Few Asylum Seekers Have Legitimate Claims, Latest Data Indicate

Inadmissible aliens, some seeking asylum, are processed by CBP officers at the San Ysidro Port of Entry on November 23, 2018.

By Published on February 19, 2020

The majority of asylum applications are being denied in the U.S. immigration court system, supporting a narrative by border hawks that most asylum seekers are lodging bogus claims.

A total of 33,194 asylum cases have been adjudicated so far this fiscal year from October 2019 to January, according to data Transactional Records Access Clearinghouse (TRAC) released Tuesday. However, immigration judges granted 8,828 individuals asylum in this four-month time period.

The denial rate for asylum cases, which hovered at 69% in fiscal year 2019, stands at 72% in fiscal year 2020.

Despite immigration judges deciding cases at a faster rate, the immigration court system is still seeing its backlog increase as new claims continue to outnumber case completions.

An immigration judge grants protected status to any applicant that is deemed to be lodging a legitimate asylum claim. Customs and Border Protection (CBP) agents saw an unprecedented number of family units and others appearing at the southern border to claim asylum in 2019, pushing U.S. resources to the breaking point. The Trump administration, however, has long argued that most of the applicants are simply abusing the process in a bid to enter the country.

The latest data suggest that asylum seekers are, by and large, making illegitimate claims.

“There is a consensus among enforcement professionals and analysts that most asylum seekers arriving at the border are really economic migrants with asylum claims that are flimsy at best. The Trump administration has taken a number of steps to decrease the incentive for fake asylum claims, and it is long overdue,” Dale L. Wilcox, the executive director of Immigration Reform Law Institute, told the Daily Caller News Foundation.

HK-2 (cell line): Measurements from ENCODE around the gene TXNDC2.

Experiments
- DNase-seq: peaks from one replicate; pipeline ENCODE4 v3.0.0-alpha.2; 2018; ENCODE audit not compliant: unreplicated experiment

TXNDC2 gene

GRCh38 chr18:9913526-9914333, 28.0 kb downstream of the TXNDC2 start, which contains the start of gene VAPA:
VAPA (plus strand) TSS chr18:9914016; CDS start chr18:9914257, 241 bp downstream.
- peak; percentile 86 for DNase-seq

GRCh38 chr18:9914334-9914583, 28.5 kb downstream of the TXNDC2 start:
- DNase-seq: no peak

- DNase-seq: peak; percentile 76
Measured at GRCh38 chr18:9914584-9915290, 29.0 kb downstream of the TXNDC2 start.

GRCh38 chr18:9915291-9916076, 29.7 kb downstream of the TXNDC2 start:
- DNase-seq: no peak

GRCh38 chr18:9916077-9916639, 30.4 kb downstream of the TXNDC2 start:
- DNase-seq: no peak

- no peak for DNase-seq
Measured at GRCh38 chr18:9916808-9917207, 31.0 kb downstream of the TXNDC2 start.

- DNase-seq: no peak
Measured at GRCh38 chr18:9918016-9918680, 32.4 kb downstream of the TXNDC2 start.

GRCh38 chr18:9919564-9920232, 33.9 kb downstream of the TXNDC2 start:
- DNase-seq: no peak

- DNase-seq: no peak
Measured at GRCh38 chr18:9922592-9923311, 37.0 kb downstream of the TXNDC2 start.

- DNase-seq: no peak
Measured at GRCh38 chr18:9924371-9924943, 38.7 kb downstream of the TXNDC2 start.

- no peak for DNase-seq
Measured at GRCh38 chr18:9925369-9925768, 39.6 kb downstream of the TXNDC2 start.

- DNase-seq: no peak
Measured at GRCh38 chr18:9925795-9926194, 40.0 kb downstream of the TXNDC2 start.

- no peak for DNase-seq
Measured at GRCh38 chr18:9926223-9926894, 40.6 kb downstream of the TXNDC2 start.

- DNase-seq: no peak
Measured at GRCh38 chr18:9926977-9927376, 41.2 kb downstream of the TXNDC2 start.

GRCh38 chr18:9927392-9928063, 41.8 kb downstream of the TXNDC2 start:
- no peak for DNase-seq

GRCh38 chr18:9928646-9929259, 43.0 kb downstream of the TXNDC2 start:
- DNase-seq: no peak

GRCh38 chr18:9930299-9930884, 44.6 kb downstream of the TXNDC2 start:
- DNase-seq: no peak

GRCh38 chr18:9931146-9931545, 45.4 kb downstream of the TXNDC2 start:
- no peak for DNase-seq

“Asylum is meant for those in fear of persecution by their government based on race, religion, nationality, membership in a particular social group, and political opinion in their home countries. It was never intended as a back-door into America,” Wilcox continued.

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Asylum status is granted to individuals who face persecution in their homeland. However, many migrants from Central America — a top source of U.S. illegal immigration — say they left for better job opportunities. A 2017 survey by the Migration in the Southern Border of Mexico, for example, found that 72% of respondents citing economic conditions as their sole reason for leaving.

The Trump administration, in response to the immigration crisis that has been taking place at the U.S.-Mexico border, has implemented a number of measures aimed at mitigating abuse of the U.S. immigration system.

Namely, the administration launched Migrant Protection Protocols, or “Remain in Mexico,” a program that requires most foreign nationals who appear at the southern border to wait in Mexico for the entire duration of their court proceedings. This program is largely designed to prevent asylum applicants from being released into the interior of country — a major incentive for would-be asylum applicants.

Metering, a policy that controls the number of migrants who can cross the border a day and make a claim, as well as asylum agreements with several Central American countries have also been implemented by the White House to mitigate the immigration crisis.

Asylum is not the sole form of relief given to foreign nationals who appear at the border. Data TRAC compiled found that immigration courts also granted 13,082 individuals some other type of relief from deportation during the first four months of fiscal year 2020.


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